It probably won’t surprise many of you to hear that I have a pretty extensive collection of bicycle books at home. Some of you may even remember when I mentioned a few of my favorites some time ago in a post about old bikes. Well, now I have a new book to add to that list of favorites- Smart Move: Bicycles from the Embacher Collection. Michael Embacher is an architect and designer in Austria with a pretty amazing bike collection– over 200 total including several one-of-a-kind pieces. This book spotlights 50 bicycles from the collection; each one beautifully photographed by Bernard Angerer.
There is text to accompany each bike that is shown, but the photographs are what the book is really about. Each bike is shown in a side view and accompanied with several really nice detail shots. Many of the detail shots spotlight the interesting features or design elements of the individual bikes. I found myself noticing details on some of the bikes that I had never seen before in pictures from other sources. The quirkier details are the ones that really caught my attention. Things like the crazy Colrout cranks on the 1970’s Gazelle racer, the ultra narrow saddle on the rather odd Diamont racing bike, the unconventional split handlebar assemblies on both the 1960’s Duemila commuter and the 1960’s Tokyo Katakura, the rather strange folding mechanics of the 1950s Inconnu, and the fiberglass ring rear suspension of the 1950’s AFA, all stood out to me. I could probably go on indefinitely listing interesting details that I noticed in the book, but you get the idea.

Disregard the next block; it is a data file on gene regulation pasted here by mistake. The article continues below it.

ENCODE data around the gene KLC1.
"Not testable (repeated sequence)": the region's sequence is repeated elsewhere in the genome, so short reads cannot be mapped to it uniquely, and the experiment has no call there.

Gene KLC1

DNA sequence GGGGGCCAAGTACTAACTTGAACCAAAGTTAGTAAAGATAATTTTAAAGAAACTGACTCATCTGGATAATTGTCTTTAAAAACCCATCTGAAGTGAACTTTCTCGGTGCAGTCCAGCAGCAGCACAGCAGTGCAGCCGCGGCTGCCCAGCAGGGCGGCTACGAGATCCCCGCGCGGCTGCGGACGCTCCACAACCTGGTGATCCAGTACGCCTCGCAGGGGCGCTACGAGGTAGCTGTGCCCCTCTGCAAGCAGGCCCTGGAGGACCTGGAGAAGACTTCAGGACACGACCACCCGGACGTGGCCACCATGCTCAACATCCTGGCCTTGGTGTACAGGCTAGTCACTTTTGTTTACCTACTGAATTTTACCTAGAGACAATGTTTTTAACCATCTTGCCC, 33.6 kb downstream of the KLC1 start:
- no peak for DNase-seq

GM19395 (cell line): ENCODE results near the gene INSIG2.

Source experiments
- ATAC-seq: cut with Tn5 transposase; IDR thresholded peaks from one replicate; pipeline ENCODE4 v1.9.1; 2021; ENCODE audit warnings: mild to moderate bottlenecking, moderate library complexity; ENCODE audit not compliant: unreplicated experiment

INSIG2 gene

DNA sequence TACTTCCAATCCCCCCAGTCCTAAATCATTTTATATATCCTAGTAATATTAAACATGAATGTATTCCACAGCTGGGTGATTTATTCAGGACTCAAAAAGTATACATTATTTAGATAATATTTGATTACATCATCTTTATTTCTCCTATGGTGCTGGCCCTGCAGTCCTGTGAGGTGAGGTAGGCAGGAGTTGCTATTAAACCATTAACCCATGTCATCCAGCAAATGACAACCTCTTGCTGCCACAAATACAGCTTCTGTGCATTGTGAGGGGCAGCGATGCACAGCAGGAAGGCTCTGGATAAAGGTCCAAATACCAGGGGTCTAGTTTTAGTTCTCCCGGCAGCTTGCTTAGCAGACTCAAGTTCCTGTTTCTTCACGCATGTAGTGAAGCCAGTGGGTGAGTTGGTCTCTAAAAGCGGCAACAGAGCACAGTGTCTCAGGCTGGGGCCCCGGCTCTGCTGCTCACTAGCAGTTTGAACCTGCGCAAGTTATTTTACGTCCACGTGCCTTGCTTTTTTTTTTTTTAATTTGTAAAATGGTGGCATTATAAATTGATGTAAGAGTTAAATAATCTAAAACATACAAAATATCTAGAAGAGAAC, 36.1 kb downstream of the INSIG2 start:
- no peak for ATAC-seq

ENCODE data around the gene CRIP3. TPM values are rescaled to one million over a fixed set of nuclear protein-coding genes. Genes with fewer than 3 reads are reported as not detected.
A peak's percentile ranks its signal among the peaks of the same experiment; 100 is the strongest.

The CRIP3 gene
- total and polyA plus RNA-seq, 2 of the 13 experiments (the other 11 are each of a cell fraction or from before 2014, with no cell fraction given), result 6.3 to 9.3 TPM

In a recent review of the book in VeloVision magazine, Peter Eland said:
“One thing that struck me about this book was how many bikes were new to me- I’m no cycle historian, but I’ve seen quite a few books on bikes in my time.”
When I first flipped through the book, I had the exact same reaction. I have spent a lot of time looking at bikes from different time periods, so how did I ever miss some of these? Take a look at all of the bikes featured in the book to see if some of them are new to you as well. My guess is that most of you will see a bike or two that you have never seen before.
Unfortunately, the book is listed as currently unavailable on Amazon.com. You can still order it from the German Amazon site or direct from the publisher though. I have thoroughly enjoyed my copy of the book over the course of the last month or so. It is one of those books that I find myself going back to over and over again and each time I notice something new. I would definitely recommend the book to anyone who is interested in bikes and design. You can bet that I will be continuing to look through my copy for a long time to come.
Update: Vintage Bicycle Press also has the book for sale. Thanks to jimmythefly for pointing that out.